image.png.7e359fbb15d9317d9c78238961e31159.png

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20 hours ago, wws944 said:

Another periodical of that era which may be of interest was called Electric Vehicles.  It was published by a trade organization called the Electric Vehicle Association of America.  Some back issues are available online via google books and archive.org.  But the ones I've seen are from the 19-teens.  So a bit later than your 1904 and after Studebaker was firmly in the gas camp.

 

Steve - Perhaps of interest, I was just reviewing some of the back issues of "Electric Vehicles" magazine.  According to one article in late 1917, which catalogs all electrics manufactured between 1911 and 1917, Studebaker made electrics through 1912.

 

Between archive.org and google books, there are issues of "Electric Vehicles" from May-Dec 1913, and from July 1914 to Dec 1917.  Missing are 1911, 1912, and the first few months of 1913.  Does the AACA library have these?

 

There was an announcement in mid-1917 that after 1917, the EVAA would be merged into the "Electric Vehicles Section" of the National Electric Light Association.  I suspect the magazine was discontinued after the Dec 1917 issue.

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Jeff, no windows but I will be careful anyway!  Our car is below and yes the center light has got to go although it is cool.  Everyone is being great, my best friend is making me two new hubcaps, sent the pyramid rubber for the step plates, may have a set of lamps located and we are ready to install the chain.  Another friend took the hood to his shop to fix the large crack and paint for us. Coming along!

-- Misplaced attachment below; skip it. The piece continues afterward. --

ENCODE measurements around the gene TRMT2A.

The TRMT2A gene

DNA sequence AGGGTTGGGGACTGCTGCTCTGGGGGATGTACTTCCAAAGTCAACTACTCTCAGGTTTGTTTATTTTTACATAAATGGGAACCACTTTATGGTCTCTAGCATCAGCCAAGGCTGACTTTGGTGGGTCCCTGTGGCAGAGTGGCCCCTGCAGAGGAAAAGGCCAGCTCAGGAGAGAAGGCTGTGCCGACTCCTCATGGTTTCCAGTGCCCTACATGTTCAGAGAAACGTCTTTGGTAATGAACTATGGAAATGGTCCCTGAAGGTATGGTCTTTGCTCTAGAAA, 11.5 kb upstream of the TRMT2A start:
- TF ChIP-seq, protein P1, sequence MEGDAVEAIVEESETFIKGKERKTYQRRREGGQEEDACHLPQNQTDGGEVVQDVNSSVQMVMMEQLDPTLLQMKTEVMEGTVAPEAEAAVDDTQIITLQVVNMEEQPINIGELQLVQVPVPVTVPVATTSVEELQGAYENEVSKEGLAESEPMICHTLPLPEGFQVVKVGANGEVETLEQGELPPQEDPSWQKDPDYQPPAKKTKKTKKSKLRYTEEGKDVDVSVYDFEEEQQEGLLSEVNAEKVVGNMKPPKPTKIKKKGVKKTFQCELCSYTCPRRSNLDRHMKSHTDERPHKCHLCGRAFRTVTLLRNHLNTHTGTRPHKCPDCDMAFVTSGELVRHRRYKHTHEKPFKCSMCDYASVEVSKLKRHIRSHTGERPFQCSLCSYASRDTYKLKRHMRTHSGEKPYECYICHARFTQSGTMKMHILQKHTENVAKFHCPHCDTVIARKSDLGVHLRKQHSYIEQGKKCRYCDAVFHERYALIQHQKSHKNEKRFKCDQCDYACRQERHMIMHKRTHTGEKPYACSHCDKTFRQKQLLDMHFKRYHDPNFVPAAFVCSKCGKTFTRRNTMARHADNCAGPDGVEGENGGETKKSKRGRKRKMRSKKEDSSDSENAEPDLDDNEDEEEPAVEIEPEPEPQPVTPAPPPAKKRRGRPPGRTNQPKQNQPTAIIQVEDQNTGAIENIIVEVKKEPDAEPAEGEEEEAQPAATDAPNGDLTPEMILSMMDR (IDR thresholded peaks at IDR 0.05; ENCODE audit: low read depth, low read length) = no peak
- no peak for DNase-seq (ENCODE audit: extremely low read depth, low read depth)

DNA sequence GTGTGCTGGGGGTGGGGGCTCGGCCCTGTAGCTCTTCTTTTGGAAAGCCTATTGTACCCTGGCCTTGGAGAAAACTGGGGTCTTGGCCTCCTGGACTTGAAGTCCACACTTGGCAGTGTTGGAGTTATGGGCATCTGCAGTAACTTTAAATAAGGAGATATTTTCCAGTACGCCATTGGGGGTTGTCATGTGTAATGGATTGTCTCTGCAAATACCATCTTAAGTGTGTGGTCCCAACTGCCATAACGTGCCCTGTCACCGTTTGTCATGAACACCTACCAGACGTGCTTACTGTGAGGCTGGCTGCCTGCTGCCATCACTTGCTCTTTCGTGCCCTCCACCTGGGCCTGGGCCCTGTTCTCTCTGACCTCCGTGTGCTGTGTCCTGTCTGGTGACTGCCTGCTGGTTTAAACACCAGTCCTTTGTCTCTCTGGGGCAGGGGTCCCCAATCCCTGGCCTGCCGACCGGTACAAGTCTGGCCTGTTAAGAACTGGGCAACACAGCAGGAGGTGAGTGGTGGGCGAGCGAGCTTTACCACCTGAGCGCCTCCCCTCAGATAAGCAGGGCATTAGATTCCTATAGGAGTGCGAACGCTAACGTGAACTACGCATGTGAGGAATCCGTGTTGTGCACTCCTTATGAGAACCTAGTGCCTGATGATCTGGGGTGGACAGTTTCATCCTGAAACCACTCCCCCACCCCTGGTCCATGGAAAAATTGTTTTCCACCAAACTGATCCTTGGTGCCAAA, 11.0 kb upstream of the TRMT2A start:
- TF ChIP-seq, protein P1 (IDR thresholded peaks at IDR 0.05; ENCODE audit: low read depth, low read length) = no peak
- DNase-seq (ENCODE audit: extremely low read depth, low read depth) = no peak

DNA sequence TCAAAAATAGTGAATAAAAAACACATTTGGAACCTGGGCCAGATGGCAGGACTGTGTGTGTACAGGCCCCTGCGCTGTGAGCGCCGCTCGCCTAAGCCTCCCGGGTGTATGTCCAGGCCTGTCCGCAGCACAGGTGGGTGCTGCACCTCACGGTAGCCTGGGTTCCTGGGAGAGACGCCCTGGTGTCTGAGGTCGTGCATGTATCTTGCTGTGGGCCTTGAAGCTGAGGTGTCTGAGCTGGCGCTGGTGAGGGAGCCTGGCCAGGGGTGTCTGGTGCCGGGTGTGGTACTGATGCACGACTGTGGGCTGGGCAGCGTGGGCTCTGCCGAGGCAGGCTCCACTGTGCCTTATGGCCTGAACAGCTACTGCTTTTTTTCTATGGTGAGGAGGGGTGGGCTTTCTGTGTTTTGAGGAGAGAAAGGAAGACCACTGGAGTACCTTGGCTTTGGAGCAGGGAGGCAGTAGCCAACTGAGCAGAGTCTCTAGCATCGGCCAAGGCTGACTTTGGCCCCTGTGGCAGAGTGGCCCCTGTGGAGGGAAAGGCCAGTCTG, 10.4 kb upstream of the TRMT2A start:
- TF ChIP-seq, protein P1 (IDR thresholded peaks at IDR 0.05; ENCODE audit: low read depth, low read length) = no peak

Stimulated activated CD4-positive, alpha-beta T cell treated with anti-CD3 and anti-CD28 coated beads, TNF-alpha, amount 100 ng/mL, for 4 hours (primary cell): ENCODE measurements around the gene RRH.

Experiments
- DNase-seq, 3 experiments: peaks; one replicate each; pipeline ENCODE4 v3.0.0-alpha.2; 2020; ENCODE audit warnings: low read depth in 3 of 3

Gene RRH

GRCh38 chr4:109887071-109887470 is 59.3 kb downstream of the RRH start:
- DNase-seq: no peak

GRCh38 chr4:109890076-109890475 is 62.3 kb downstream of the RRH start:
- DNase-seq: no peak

stude 2.jpg

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The Amelia Island Concours in May is doing a display of electric cars and will have quite the array of different cars going all the way back to the late 1800's.  Our car will be there but I hope I can beg, borrow, buy or steal an appropriate set of sidelamps for the weekend.  Other than that we will be ready to go!

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Nice to have great friends ( I know that it might be a surprise if I have any!)  One of the finest brass restorers in the world is making a correct set of lamps for our car.  It will be as close as we can determine as we only have one drawing to go by.  I will give him credit down the road but right now there maybe a few people wondering how in the world he will get this done in such a short time and I don't want anyone mad at him! :)   My buddy Tim Ohlendorf is having two new hubcaps made and sent me some pyramid rubber which is already installed.  Bit by bit it is getting there!  Oh and a special thank you for the donation from one of our forum members who made a very nice donation to help us with the project.